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RPA Breaks Link between FTEs and Service Transactions | Sherpas in Blue Shirts

Robotic Process Automation (RPA) is becoming a big deal in the services industry. For the last 10 years, the Indian IT industry attempted to affect pricing by breaking the link between FTEs and the services they provide. They tried outcome-based or transaction-based pricing. As I have blogged in the past, although this is interesting and has some utility; but it has both positive and negative consequences. And it’s an incomplete answer to severing the link; it prices the services differently, but it still maintains the link between the services and the people who do the work. But software accomplishes the goal with RPA. Here’s why it’s a big deal.

At Everest Group we’ve studied the impact of RPA’s disruption on BPO services. Automation and RPA break the link by replacing people with a piece of software sitting on a virtual server, which can be spun up at any time and then shut down when the work is done.

Great efficiencies come from RPA breaking the link between FTEs and services. Another significant benefit is that it enables delivering services in a consumption-based pricing model. Providers can match their costs against consumption. In the traditional FTE model, the people continue to be an inflexible cost over time, even after the provider switches them to work on another task or another client’s work. And reassigning them to other work draws out inherent friction and the problems of a learning curve.

In Silicon Valley, software firms used RPA to move from having 30 to 50 virtual servers per person five year ago to now having over 100,000 (and climbing) virtual servers per person. I believe the same potential lies in the services industry through leveraging RPA.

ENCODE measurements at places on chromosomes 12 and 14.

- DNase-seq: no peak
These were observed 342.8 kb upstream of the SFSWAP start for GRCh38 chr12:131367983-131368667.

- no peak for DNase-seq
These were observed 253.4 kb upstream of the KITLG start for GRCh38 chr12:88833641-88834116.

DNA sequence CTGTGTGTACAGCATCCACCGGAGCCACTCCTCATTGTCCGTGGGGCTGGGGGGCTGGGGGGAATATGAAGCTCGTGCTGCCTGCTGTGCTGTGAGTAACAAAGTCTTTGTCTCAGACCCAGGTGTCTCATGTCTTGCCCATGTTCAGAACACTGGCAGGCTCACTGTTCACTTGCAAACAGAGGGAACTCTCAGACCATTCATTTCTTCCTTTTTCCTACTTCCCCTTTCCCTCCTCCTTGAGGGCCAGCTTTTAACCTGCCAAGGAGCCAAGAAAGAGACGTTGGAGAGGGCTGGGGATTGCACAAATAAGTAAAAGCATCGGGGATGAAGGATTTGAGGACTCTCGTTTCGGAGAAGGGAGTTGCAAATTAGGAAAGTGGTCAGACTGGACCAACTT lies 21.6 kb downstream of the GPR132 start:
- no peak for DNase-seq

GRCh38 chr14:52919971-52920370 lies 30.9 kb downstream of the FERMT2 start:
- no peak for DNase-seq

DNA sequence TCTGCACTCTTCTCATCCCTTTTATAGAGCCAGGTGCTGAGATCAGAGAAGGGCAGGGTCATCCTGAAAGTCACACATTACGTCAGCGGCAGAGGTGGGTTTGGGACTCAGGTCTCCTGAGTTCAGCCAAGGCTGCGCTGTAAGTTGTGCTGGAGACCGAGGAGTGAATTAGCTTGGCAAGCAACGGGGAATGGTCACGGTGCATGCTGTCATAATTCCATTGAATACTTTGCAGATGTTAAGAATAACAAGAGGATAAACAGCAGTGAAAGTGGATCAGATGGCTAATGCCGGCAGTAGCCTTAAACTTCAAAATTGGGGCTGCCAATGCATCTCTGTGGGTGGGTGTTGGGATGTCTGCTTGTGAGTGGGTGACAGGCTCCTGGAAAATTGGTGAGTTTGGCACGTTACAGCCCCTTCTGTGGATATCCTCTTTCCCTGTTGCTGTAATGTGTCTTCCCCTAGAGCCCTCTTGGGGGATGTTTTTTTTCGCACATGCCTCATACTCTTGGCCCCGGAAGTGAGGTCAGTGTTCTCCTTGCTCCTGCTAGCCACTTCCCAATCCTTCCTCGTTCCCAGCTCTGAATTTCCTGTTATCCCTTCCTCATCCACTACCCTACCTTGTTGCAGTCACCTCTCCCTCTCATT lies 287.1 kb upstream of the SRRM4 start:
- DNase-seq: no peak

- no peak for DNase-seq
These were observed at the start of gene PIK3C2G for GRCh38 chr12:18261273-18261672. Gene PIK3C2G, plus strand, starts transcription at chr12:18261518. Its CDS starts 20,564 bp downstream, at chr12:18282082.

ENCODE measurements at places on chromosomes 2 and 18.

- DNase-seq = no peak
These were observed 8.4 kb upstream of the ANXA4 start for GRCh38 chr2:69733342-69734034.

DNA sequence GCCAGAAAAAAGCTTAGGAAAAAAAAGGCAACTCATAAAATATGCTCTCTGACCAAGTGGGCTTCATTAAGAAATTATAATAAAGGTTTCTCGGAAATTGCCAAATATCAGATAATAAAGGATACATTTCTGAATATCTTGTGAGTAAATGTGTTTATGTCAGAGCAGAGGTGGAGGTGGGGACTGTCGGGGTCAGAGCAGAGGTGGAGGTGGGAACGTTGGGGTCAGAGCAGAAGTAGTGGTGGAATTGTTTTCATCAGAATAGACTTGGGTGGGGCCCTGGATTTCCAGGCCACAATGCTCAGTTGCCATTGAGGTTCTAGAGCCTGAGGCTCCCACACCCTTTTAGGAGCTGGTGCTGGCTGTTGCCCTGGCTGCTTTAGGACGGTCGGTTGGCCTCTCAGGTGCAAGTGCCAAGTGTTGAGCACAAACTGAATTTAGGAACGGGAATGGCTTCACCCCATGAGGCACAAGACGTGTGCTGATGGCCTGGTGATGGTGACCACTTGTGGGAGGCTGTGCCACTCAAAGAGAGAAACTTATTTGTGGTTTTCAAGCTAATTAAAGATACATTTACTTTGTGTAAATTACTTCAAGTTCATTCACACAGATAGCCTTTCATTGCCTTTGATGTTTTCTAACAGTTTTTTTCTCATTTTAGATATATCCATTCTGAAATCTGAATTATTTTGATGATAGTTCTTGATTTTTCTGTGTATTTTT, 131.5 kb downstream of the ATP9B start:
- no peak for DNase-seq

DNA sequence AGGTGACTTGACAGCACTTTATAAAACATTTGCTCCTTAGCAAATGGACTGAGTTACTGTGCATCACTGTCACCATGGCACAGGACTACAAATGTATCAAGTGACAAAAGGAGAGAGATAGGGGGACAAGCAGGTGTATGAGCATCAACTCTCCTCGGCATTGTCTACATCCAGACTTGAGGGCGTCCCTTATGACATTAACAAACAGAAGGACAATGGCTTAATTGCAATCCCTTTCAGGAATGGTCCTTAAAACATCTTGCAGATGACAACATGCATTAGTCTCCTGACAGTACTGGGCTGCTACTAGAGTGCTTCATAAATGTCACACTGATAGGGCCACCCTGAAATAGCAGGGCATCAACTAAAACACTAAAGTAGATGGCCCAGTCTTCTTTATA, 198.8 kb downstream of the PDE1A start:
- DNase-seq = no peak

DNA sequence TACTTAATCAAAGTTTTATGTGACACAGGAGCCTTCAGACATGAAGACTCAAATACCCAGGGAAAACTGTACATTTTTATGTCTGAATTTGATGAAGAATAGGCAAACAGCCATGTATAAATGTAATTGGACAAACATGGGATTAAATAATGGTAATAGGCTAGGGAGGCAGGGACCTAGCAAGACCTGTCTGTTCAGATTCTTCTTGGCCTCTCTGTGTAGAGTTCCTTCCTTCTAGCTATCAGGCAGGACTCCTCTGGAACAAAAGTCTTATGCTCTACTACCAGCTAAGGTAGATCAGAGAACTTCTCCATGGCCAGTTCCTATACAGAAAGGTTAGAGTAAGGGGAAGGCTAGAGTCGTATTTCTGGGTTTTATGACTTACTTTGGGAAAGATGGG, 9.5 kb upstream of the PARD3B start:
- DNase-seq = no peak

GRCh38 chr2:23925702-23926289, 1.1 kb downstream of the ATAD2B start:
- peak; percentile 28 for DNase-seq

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Perspective on Wipro’s Cost Reduction | Sherpas in Blue Shirts

Wipro is reportedly looking at headcount and cost-reduction exercise in the realm of $300+ million. Why are they doing this? Is it a good idea? Of a few possible interpretations for wringing out costs, here’s my opinion – starting with my belief that this undertaking was inevitable. The more important question is how will they do it?

Wipro’s action comes on the back of similar news about TCS and IBM and is predicated by the pricing pressures hitting leading service providers. As I blogged recently, pricing pressure has become acute with existing clients looking for significant cost reductions.

In addition, the market is changing and clients are more insistent about requiring onshore resources; this raises operational costs for the Indian firms, which need to invest in a richer set of capabilities on shore. These resources located close to the customer are substantially more expensive for Wipro and other providers than their India-based resources.

It’s a case of when push comes to shove; if Wipro and other providers are to maintain reasonable margins or be competitive, something has to give. That “something” is the necessity to take out costs to allow them to meet the pricing pressures and allow them to hire the onshore resources that clients increasingly insist upon.

How will they achieve the cost reduction? 

I think Wipro and others will move further into the industrialized factory model, which relies on an ever-widening pyramid that pushes work down to lower-cost resources and eliminates middle-management roles.

However, I think the strategy of moving deeper into the pyramid model raises the risk of further commoditizing the space and increasing churn. And clients are more and more intolerant of churn. The likely result is that it will open the door for firms like EPAM and others that differentiate around persistent teams of experienced engineers.

Is the Services Industry in Decline? | Sherpas in Blue Shirts

Information Services Group (ISG) publishes a quarterly “ISG Outsourcing Index,” which is widely read in the services industry. Q1 2015 wasn’t a pretty picture. The Americas saw a modest 10 percent gain in ACV, and India/South Asia showed strong. But the rest of the world took a bullet, so to speak; EMEA’s ACV declined by 25 percent, Asia Pacific by 45 percent, and Australia/New Zealand had one of the weakest quarters in a decade. So the modest gains are dramatically offset by large losses elsewhere. This is further evidence of what I’ve been blogging about for some time – the industry is at an inflection point and preparing to shift. Let’s look at where the shift is headed.